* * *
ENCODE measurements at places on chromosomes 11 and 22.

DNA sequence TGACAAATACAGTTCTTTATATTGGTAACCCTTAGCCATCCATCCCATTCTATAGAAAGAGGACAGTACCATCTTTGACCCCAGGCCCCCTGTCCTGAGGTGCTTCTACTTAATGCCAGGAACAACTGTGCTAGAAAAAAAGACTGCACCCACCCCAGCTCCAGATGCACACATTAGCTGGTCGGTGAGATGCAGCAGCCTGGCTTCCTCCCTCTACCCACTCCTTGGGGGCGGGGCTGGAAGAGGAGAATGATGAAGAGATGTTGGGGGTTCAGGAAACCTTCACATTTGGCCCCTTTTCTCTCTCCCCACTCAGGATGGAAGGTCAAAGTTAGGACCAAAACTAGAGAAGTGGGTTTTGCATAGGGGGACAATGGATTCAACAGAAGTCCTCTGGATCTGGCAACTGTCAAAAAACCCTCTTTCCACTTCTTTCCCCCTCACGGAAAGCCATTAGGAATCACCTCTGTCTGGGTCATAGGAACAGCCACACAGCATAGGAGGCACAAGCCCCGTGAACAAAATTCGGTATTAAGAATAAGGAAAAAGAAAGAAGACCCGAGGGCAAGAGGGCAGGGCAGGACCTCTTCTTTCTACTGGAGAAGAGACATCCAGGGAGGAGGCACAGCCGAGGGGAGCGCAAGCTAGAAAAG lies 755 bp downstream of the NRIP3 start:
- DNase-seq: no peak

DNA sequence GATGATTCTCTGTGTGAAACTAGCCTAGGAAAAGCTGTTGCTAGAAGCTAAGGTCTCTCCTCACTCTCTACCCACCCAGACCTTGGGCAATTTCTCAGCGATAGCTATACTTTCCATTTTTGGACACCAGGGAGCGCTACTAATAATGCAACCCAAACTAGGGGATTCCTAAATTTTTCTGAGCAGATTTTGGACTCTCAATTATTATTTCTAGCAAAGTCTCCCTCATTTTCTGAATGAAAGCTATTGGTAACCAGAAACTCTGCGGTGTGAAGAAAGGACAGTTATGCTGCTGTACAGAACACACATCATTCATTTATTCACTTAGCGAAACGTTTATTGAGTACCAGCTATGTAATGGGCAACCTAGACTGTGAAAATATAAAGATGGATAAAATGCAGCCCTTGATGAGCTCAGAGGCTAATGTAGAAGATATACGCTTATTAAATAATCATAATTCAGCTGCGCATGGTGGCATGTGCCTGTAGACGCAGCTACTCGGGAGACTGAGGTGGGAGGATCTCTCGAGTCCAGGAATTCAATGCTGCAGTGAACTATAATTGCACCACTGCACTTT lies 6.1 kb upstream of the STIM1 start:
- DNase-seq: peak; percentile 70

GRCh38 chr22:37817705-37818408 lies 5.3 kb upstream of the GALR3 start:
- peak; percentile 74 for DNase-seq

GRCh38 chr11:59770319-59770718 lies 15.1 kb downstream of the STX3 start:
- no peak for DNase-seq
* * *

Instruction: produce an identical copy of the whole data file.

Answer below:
ENCODE measurements at places on chromosomes 11 and 22.

DNA sequence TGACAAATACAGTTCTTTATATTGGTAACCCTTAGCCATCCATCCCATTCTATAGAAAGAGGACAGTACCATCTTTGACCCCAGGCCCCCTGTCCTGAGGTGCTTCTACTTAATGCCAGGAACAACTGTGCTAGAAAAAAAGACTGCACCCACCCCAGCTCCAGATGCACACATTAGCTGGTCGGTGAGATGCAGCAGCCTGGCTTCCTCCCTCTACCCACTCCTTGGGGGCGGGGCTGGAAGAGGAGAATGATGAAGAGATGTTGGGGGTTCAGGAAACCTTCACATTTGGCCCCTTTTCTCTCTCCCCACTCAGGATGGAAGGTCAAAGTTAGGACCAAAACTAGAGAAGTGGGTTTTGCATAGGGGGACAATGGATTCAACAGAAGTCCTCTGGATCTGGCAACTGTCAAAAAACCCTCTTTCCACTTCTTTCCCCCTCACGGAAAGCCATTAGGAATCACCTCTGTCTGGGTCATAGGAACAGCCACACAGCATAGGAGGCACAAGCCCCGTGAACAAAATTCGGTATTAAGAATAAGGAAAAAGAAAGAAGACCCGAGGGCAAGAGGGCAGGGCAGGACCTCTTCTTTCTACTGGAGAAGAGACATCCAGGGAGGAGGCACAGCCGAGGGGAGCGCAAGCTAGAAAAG lies 755 bp downstream of the NRIP3 start:
- DNase-seq: no peak

DNA sequence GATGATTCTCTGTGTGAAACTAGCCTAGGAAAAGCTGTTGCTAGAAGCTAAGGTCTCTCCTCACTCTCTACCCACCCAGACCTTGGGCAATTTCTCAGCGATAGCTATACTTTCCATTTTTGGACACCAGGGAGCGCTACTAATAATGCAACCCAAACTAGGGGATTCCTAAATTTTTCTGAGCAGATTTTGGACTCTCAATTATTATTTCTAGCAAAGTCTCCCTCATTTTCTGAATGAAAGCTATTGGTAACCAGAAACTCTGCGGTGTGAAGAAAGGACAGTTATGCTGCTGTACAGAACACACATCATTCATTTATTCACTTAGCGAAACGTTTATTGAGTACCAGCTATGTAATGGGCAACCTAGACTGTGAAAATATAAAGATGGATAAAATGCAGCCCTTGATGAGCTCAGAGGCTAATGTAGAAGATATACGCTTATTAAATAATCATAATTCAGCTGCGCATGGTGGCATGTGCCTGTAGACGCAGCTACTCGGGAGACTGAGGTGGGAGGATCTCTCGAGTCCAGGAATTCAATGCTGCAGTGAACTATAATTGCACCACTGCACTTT lies 6.1 kb upstream of the STIM1 start:
- DNase-seq: peak; percentile 70

GRCh38 chr22:37817705-37818408 lies 5.3 kb upstream of the GALR3 start:
- peak; percentile 74 for DNase-seq

GRCh38 chr11:59770319-59770718 lies 15.1 kb downstream of the STX3 start:
- no peak for DNase-seq